The annual celebration of independent record stores is backed by Pearl Jam, Getintothis’ Will Neville has the details .
The grunge icons who emerged from the ashes of Mother Love Bone have sold more than 85 million albums around the world since their debut album Ten in 1991, and are following in the footsteps of the likes of Iggy Pop, Jack White, St. Vincent and Chuck D.
The band’s lead guitarist Mike McCready said:
“Every independent record store I’ve been to, I’ve gotten something out of it — in terms of great music, or a cool feeling. I always feel a little bit better when I come out of a record store.
Support every independent record store that you can. They’re really a good part of society. Know if you love music, this is the place to find it.”
Record Store Day co-founder and organiser Carrie Colliton added, “I’ve worked in and around record stores for my entire adult life and feel like I’ve grown up with Pearl Jam because of it. Some of my craziest and best midnight sales were for Pearl Jam albums, and any one of their songs makes me think of my favourite record store co-workers.”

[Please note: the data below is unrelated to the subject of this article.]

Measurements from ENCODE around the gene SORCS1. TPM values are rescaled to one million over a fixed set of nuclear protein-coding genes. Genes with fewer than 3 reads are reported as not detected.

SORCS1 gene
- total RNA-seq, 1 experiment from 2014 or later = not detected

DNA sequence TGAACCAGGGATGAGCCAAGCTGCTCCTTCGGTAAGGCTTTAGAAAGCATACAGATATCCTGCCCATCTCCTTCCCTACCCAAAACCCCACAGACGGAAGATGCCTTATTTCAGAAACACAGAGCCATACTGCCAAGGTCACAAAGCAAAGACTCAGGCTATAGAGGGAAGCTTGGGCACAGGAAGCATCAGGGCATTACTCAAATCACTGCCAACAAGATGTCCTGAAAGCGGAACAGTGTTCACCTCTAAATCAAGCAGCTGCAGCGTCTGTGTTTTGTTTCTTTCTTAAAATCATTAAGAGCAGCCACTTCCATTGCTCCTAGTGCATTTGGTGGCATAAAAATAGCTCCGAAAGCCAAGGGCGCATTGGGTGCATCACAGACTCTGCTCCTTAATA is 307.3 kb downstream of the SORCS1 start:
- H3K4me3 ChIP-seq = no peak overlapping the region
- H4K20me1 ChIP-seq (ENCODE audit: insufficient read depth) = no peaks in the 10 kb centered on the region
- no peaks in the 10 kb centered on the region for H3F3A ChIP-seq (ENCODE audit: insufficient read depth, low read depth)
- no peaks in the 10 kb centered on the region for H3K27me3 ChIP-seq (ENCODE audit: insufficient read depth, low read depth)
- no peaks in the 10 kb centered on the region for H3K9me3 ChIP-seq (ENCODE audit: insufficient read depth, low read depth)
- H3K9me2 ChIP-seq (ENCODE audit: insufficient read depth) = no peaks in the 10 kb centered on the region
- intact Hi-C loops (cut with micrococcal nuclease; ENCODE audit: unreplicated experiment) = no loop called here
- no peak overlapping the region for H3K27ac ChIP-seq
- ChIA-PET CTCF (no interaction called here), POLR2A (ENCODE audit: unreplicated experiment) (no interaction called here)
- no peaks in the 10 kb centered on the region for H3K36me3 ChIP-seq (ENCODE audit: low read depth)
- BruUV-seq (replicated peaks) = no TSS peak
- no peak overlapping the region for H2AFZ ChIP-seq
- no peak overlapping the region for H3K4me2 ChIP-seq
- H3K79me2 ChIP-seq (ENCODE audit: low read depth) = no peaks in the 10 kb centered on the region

Record Store Day first took place in 2008, with Eagles Of Death Metal’s Jesse Hughes being the first RSD ambassador a year later, with Josh Homme and Ozzy Osbourne taking over these duties as the event took off at the end of that decade.
With over 500 releases this year, the RSD list of releases announced last night brazenly aims itself the nostalgia market.
It includes an alarming number of live albums from The Fall, five, plus three studio recordings – count ‘em, just over a year after Mark E Smith’s death. Let’s take a moment to imagine the man himself’s reaction to this heartfelt tribute.
If you thought every drop of blood had been squeezed from Dylan’s Blood on the Tracks, you’d be wrong; 2019 brings with it yet another version this year.
And of course, what record collection is complete be without a David Bowie and Marlene Dietrich picture disc.
On the new music front it’s slim pickings.
Bang Bang Romeo and Soccer Mommy bag first physical releases this RSD, a 7 inch and full length LP respectively, and there’s brand new Courtney Barnett to get up at mad o’clock and queue for if you want.
All in all though it’s reissues in every shade and hue vinyl imaginable – as a record collector, it’s a tough job these days to find an album released in beautiful, standard black anyway, but RSD is an explosion of hysterically priced colour. – Cath Holland, news editor.